In this blog post our Acting Manager OTT Delivery, Jonas Rydholm Birmé, will describe our live origin that we built in-house and is running in the cloud. We built our live origin ourselves as we had some specific functionality we needed and the ability to have more than one CDN to distribute the content the last mile.
Let us first start by explaining the role of a Live Origin in streaming. The signal from a broadcast channel or live event is first transcoded by a Live Encoder to multiple resolutions with different sizes. This is to make it possible for the video player to select a resolution that fits within the available bandwidth to avoid any buffering. If the bandwidth situation improves the player can “step up” to a higher resolution and vice versa it can “step down”. To be able to step up and step down within a stream the video stream is chunked into smaller segments which is also done by the Live Encoder in this simplified scenario. The Live Encoder then needs to place the segments somewhere where the video player can download it from. This is the role of the Live Origin.
In reality the video player does not download segments directly from the Live Origin, and instead goes through a Content Delivery Network (CDN) to download the segments. The CDN is a network of nodes located closer to the end-users where every node caches the segment so when another end-user located near the same node wants to download a segment it gets the cached segment instead. To make sure we can always reach the end-user we are securing this last-mile delivery by having more than one CDN. So in our case we have at least two CDNs that fetches segments from our Live Origin.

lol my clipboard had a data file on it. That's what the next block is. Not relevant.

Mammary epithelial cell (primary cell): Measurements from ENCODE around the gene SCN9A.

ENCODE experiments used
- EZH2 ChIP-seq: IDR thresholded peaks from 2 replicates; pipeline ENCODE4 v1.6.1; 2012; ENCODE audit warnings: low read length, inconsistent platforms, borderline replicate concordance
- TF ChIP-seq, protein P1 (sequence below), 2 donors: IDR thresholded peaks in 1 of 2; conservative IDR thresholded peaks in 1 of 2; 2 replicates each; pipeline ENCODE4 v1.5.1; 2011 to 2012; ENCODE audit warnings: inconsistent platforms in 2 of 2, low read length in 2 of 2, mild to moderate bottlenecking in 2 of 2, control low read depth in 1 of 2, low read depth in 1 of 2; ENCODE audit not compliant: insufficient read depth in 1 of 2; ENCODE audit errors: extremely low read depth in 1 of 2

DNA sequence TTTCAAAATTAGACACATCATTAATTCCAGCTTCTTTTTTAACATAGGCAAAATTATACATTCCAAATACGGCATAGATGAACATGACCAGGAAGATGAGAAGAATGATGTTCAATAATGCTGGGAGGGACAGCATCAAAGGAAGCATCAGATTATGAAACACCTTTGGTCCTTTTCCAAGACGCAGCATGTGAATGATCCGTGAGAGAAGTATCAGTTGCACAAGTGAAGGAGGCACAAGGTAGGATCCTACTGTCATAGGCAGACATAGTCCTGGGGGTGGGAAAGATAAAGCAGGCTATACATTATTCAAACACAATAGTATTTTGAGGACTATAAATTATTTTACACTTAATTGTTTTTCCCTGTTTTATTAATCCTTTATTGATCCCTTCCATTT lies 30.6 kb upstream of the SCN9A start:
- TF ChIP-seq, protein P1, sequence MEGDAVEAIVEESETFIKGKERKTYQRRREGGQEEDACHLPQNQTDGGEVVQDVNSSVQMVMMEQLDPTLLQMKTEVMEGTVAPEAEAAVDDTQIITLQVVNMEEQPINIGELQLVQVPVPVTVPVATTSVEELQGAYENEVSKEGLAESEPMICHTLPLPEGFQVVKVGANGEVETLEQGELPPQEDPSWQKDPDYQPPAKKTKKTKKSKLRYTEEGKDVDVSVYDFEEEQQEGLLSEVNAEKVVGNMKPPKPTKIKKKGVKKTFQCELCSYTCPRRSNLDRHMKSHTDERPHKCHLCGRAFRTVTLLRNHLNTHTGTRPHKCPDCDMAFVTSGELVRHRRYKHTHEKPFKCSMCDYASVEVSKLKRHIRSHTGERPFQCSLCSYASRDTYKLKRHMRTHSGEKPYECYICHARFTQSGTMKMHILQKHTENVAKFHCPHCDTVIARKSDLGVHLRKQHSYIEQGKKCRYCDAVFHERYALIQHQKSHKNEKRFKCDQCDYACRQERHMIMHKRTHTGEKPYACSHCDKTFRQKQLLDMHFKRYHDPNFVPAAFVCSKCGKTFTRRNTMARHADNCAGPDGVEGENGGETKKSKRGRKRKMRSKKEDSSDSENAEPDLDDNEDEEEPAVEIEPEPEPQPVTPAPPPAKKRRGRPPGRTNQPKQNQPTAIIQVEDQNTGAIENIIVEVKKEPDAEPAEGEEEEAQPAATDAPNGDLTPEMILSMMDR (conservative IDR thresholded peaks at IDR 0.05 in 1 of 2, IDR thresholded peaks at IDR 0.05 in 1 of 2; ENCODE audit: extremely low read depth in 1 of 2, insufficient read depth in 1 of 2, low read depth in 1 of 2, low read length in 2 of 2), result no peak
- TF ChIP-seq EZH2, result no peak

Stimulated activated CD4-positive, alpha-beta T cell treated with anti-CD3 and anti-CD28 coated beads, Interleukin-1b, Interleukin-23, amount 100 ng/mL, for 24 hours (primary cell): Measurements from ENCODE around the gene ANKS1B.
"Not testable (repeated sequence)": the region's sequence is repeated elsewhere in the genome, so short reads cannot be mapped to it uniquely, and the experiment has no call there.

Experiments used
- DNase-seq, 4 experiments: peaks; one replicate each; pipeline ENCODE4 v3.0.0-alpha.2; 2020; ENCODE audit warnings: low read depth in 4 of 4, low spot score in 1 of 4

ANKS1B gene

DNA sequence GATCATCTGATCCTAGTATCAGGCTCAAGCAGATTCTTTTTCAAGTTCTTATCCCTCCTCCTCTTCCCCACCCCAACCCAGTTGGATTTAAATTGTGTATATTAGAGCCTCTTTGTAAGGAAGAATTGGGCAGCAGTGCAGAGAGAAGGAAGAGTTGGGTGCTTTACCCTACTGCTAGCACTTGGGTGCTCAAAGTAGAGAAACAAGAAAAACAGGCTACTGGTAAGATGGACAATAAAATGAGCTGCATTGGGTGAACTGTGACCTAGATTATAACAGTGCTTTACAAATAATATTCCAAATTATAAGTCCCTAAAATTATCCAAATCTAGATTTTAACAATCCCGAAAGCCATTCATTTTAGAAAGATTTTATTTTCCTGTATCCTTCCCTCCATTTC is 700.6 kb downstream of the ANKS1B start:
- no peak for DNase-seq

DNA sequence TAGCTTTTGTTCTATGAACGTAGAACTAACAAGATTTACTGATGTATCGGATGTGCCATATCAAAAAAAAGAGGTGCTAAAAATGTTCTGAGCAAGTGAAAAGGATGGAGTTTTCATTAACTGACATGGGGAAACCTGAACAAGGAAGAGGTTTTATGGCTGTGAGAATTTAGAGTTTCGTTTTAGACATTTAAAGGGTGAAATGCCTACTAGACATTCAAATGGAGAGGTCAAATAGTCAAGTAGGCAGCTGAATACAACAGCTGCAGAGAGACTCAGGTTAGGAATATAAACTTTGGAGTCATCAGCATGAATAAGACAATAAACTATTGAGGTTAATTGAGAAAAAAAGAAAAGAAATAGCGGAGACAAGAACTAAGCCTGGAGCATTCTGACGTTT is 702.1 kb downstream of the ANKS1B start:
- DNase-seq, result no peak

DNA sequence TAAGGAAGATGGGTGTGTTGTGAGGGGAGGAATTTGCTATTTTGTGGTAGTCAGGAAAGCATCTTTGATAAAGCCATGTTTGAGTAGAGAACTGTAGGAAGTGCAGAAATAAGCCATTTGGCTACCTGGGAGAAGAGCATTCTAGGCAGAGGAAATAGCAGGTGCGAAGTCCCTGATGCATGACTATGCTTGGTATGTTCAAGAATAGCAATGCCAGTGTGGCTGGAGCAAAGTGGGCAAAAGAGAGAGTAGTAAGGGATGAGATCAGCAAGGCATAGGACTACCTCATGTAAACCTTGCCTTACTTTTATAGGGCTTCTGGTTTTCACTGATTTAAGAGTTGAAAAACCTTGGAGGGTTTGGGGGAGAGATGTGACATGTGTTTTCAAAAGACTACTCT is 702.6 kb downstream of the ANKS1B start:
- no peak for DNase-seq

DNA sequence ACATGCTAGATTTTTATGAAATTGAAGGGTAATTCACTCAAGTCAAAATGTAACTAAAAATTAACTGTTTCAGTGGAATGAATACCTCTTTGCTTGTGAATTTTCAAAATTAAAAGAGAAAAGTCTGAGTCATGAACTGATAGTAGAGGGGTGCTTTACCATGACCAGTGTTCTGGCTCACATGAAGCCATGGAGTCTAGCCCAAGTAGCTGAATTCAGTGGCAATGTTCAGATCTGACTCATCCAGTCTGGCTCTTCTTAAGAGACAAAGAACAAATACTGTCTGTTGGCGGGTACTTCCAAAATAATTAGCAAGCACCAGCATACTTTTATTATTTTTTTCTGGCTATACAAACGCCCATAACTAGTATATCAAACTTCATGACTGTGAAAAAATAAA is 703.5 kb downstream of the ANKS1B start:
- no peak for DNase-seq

Our Live Origin can be divided into three components where each component serves a specific use case:
- DRM Origin
- DAI Origin
- L2V Origin
The DRM Origin is responsible for delivering content protected (DRM) streams such as simulcast of our broadcast channels (SVT, TV4 and C More) we have in our services and sports event where DRM protection is mandated. DRM protection is added just-in-time and makes it possible for us to support basically all DRM formats (Apple, Microsoft and Google) and streaming formats today. It also provides us with the functionality that makes it possible to watch a sports event 48 hours after it was started.
The DAI Origin is purpose-built to handle our live streams where we dynamically insert online ads into the stream (Dynamic Ad Insertion). When you are watching Idol live or live news events on TV4 Play this is the origin that is used.
Our L2V Origin (Live to VOD) is also purpose-built to make it possible for our viewers to watch live events instantly after it has been aired. The streams that are uploaded to this origin are marked with markers where the TV commercial breaks were placed and we have developed a functionality that instantly creates a version where the commercials are removed or replaced with online ads. This VOD version is made available as soon as the event has ended.